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23 creative ways US states are keeping women from getting abortions

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Crisis pregnancy centers, or CPCs, are centers with the goal to dissuade pregnant women from seeking abortion. They are commonly affiliated with anti-abortion religious groups.

CPCs have come under scrutiny in recent years for masquerading as legitimate medical providers (some are licensed to administer sonograms or pregnancy tests but many are not) to provide false or misleading claims about abortion to unsuspecting patients seeking fact-based information about the practice.

A 2006 Congressional report found 87% of CPCs surveyed disseminated medically discredited claims that abortion is linked to breast cancer, mental illness, uterine damage, and infertility. Others have been reported to intentionally mislead women about abortion laws in their state or even how far along they are in their pregnancies.

Many CPCs even use confusing names and signage to trick patients into believing they are abortion clinics. Several have the word “choice” in their name, and some strategically locate themselves next to abortion clinics or park buses outside of them, offering free ultrasounds to lure women inside.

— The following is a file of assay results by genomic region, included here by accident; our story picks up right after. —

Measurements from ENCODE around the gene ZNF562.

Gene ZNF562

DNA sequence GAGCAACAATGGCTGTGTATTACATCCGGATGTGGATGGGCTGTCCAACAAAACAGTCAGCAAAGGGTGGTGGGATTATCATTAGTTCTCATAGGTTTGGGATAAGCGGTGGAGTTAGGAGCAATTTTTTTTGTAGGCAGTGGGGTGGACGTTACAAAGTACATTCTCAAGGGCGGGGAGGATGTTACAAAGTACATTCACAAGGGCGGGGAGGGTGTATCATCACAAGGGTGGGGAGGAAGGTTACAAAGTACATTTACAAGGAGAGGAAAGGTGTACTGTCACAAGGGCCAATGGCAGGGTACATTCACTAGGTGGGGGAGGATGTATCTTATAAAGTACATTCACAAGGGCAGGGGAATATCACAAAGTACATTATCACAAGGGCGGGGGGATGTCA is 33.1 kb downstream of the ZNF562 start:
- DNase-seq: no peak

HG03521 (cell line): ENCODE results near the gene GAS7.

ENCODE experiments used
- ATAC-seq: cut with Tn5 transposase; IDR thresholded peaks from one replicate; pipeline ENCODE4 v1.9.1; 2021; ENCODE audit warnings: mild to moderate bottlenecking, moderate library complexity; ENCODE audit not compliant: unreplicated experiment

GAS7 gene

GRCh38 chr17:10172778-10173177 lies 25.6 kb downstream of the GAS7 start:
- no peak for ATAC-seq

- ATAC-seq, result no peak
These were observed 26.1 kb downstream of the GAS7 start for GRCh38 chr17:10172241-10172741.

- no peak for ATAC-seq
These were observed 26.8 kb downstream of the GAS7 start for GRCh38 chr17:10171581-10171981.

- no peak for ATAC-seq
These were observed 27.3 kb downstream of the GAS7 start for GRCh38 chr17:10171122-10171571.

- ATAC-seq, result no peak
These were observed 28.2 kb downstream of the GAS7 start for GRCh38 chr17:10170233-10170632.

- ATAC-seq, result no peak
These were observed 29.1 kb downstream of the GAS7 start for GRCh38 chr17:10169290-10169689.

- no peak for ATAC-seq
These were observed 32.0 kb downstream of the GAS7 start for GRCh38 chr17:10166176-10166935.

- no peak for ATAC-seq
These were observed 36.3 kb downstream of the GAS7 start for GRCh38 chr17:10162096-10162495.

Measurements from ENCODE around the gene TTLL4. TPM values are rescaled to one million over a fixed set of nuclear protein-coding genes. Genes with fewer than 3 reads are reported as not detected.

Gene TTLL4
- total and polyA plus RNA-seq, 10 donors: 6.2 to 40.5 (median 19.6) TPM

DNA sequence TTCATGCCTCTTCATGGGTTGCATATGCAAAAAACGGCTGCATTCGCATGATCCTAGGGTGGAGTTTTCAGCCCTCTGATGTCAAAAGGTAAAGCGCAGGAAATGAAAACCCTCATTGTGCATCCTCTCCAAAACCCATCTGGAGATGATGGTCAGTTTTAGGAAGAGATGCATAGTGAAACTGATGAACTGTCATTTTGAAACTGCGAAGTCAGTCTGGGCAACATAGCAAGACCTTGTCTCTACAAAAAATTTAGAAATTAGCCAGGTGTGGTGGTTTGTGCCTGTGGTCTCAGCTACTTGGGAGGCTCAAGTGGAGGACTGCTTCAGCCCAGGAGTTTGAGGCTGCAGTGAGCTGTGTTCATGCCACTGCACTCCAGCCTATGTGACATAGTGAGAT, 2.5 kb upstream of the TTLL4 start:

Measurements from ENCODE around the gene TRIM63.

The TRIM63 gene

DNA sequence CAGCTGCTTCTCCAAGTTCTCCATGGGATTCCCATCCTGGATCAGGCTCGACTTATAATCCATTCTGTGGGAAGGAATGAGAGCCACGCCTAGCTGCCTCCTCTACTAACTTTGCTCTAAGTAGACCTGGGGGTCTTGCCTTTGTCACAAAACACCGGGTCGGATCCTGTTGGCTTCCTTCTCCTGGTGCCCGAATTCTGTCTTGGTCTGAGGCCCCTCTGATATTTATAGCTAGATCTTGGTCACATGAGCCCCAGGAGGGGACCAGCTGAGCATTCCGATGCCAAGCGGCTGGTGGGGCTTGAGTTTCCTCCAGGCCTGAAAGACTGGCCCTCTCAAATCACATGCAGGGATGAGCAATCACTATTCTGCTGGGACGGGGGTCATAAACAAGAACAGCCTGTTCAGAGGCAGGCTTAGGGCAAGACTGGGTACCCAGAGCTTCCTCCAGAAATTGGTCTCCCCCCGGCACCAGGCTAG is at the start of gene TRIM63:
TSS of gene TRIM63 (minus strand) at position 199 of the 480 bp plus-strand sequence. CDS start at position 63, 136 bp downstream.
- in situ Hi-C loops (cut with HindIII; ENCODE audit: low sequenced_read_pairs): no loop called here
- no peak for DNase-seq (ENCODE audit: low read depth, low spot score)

Partially thanks to about $60 million in federal funding combined with millions more in funding from states, CPCs have become widespread in America, outnumbering actual abortion clinics in many areas. Mississippi, for example, has 38 crisis pregnancy centers, one of which is located across the street from the state’s one remaining abortion clinic.

In 2019, the federal Department of Health and Human Services announced that it would be awarding as much as $5.1 million to The Obria Group, a national network of crisis pregnancy clinics opposed to abortion. The group plans to use the grant to fund programs including sexual risk avoidance education and natural family planning.

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